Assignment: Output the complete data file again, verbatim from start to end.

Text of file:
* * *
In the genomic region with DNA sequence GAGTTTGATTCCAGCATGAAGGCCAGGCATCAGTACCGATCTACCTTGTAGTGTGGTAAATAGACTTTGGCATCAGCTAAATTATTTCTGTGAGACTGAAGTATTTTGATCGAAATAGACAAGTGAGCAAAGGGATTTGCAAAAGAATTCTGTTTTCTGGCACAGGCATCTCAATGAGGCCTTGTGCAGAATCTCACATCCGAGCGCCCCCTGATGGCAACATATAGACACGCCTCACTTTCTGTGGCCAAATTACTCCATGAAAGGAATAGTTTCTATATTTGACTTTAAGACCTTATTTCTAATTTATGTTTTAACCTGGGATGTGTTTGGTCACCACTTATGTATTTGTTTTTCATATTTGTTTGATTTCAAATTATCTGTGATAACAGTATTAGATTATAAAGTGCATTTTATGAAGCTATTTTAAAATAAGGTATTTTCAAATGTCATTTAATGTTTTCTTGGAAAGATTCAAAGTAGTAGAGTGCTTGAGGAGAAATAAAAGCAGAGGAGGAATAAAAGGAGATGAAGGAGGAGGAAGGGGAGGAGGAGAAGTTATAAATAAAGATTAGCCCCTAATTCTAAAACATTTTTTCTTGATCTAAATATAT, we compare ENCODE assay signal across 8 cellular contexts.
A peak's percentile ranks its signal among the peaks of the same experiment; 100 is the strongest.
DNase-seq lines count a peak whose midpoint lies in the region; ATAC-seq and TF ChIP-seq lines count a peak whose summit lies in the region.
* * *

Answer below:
In the genomic region with DNA sequence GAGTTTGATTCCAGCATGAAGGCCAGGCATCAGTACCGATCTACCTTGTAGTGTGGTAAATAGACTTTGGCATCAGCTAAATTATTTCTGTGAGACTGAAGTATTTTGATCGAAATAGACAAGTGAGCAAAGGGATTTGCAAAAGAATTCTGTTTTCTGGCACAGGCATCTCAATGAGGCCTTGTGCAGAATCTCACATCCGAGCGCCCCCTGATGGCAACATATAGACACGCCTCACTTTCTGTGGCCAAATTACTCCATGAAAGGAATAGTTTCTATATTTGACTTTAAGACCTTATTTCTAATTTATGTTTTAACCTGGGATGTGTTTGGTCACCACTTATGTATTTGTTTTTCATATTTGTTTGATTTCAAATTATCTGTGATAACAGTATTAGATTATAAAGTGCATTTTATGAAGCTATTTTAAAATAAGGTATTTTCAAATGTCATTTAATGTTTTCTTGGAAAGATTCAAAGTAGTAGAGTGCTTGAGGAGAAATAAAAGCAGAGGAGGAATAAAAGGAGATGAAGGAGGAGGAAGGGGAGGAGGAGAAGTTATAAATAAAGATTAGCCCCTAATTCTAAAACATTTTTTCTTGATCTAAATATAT, we compare ENCODE assay signal across 8 cellular contexts.
A peak's percentile ranks its signal among the peaks of the same experiment; 100 is the strongest.
DNase-seq lines count a peak whose midpoint lies in the region; ATAC-seq and TF ChIP-seq lines count a peak whose summit lies in the region.